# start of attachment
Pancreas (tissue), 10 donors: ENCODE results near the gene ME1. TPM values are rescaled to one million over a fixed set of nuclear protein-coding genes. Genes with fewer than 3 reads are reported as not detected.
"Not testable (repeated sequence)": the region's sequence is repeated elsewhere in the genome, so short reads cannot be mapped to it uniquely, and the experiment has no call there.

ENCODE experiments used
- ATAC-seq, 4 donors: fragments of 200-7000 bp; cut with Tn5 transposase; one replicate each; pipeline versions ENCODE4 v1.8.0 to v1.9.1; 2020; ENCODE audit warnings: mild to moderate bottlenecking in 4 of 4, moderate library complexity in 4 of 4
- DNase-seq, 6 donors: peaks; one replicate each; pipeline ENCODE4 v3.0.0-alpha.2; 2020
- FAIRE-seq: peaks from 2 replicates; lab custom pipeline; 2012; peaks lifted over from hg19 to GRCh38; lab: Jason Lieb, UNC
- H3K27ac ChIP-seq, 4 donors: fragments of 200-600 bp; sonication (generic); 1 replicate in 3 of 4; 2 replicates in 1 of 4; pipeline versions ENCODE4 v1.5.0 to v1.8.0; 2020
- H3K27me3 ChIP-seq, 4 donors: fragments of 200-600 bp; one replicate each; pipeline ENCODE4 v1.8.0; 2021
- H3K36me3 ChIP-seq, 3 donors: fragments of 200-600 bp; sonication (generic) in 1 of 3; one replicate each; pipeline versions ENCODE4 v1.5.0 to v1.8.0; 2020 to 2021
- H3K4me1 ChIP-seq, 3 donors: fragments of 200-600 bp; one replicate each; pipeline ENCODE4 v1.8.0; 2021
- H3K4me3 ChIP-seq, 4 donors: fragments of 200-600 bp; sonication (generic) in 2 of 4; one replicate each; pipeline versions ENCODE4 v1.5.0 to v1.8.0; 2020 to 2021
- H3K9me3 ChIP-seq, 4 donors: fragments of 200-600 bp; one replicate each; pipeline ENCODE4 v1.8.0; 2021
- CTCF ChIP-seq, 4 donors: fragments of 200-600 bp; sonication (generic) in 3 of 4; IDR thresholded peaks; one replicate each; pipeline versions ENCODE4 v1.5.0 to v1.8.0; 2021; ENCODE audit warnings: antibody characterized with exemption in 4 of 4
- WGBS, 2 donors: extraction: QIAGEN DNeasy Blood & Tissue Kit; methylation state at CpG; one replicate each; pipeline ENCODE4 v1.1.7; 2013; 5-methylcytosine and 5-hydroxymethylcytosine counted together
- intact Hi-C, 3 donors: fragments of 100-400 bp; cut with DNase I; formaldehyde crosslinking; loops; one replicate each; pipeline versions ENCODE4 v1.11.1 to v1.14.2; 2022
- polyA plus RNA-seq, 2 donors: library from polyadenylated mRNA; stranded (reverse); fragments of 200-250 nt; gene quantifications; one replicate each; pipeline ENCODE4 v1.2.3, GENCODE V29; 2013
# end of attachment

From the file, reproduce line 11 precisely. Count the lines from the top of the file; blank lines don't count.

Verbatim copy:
- H3K4me3 ChIP-seq, 4 donors: fragments of 200-600 bp; sonication (generic) in 2 of 4; one replicate each; pipeline versions ENCODE4 v1.5.0 to v1.8.0; 2020 to 2021